InStep Redesign



The Project

As the final project of the General Assembly User Experience Design Program, my team was assigned the redesign of the InStep website. InStep is a local shoe store chain that specializes in foot-friendly, fashionable shoes.  InStep would like help with improving the shoe shopping experience, a brand refresh (including logo), and bringing the site up to date with their current social media channels.


Chris White 


UX Design, Research, Information Architecture, Taxonomy, Visual Design


Pen and Paper, Trello, Typeform (Survey Software), Adobe Illustrator, Axure, Sketch, InVision



Users are having difficulty with the checkout process. Users end up calling the store or abandoning their carts.

The client has difficulty keeping online inventory up to date, as the online inventory and store inventory software are currently separate. The client has to manually update their online inventory, which sometimes causes online sales of shoes that are not available.

The current website does not reflect the atmosphere of the store and current social media channels. Users believe the site is an informational website for shoe/foot health or that it is only selling orthopedic shoes.


The checkout process needs to be streamlined, and users need to be made aware of size limitations and additional services offered early in the shoe shopping experience.

Traditional design and taxonomy conventions need to be applied to the layout and navigation.






SURVEY Insights

  • 39/60 votes assumed the website was targeting 31-60 year olds

  • 56% said InStep did not offer customization

  • 11/27 said the website offered orthopedic/medical shoes and/or information about shoes

COntextual Inquiry

  • Users were having a difficult time with the check out process, which caused more work for staff as they would have to walk them through the process by phone
  • Sales are updated on a daily basis in store, but users that visit the site are unaware of them
  • Customers are having a difficult time locating the stores
  • Over half of the customers that come to the store are repeat visitors. Some customers have been coming back for over six years

Heuristic Analysis

  • Aesthetic and Minimal Design
    • Distracting information
    • Dated design
  • Error Prevention
    • Assistance is available post-purchase
  • Consistency and Standards
    • Layout and style is consistent
    • Navigation is not in accordance with design standards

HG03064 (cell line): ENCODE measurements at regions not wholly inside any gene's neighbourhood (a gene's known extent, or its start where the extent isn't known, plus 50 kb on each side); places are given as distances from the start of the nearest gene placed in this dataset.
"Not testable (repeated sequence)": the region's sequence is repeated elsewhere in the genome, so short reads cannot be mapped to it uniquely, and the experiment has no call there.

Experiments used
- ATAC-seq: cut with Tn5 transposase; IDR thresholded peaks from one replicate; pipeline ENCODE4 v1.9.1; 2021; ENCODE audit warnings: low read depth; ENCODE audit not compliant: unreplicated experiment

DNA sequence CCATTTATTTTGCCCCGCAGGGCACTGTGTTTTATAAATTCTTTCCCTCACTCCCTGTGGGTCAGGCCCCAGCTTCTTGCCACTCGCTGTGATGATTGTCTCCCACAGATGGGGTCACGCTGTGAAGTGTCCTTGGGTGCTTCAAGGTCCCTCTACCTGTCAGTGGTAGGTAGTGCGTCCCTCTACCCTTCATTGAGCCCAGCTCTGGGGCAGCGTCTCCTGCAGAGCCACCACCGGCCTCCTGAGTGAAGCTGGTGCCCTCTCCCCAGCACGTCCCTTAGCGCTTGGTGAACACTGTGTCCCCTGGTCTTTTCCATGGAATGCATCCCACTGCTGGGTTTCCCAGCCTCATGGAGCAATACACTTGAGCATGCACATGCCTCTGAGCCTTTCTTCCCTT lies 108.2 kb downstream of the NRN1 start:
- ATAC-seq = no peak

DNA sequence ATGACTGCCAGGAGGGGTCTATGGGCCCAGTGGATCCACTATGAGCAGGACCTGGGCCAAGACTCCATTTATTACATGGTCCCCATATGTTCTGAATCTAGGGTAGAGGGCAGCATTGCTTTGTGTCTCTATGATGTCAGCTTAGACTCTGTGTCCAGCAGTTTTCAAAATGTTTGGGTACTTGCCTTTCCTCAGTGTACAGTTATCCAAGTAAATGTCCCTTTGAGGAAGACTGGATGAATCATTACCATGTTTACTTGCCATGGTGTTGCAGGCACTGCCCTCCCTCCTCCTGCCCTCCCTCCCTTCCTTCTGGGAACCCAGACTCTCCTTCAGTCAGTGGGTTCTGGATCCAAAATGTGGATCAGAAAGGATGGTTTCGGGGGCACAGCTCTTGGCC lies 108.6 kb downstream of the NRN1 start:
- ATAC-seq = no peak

• Flexibility and Ease of Use
    • Lack of accelerators for frequent users

COMPETITIVE / Comparative analysis


Karavel Shoes

  • Design aesthetic consistent, but dated
  • Navigation difficult to follow
  • One breaking point
  • Lacks online purchasing option
  • Site lacks a cohesive Information Architecture: Information is not in a clear top-down hierarchy,
    no breadcrumbs

  • Large cognitive load competing with relevant information
  • Extensive mega menus making taxonomy problematic
  • Shopping cart cluttered with "suggested items" and advertising

  • Simple/clean/easy to overview design
  • Category buttons organized in horizontal nav, clear breakdown of merchandise
  • Progress bar and breadcrumbs helpful
  • Shopping cart simple and clean, advertising below the fold

PERSONAS and User Stories

Utilizing our demographic research, we worked with our client to develop personas to keep the design in line with the final goal.



65, has never worn custom fit shoes

Comfortable shoes for a family vacation
Shoes that are fashionable
Pain Points
Cannot stand all day because of foot pain
Not tech-savvy

As a recently retired person I want to find a variety of comfortable shoes so that I can find shoes for my upcoming travels.


28, has high arches

Has a prescription from her doctor and needs shoes custom for her feet
Pain Points
Worries about giving up style for comfort

As a person with high arched feet I want to get custom fit shoes so that I can walk more comfortably.


32, works 12 hour shifts as a chef

Shoes that will last while on a budget
Style is not a concern
Pain Points
Stands all day at work
Wears the same pair of shoes daily

As a worker on my feet all day I want new work shoes so that my feet don't hurt at the end of the day.




1. Store Impression

Users are not understanding the content and purpose of the website. Most users thought that the website was an informational site about orthotics or Birkenstock shoes.

2. Inventory

While the store began as a Birkenstock reseller, and the store is nationally known as the Birkenstock Store, and over 50% of their sales still revolve around Birkenstock, we want to make sure that we highlight all the other brands that the store offers as well. 

3. Target Market

While the website appeared to be targeting an older demographic, the business was actually targeting a younger, more active demographic, which was much more apparent in their current social media channels.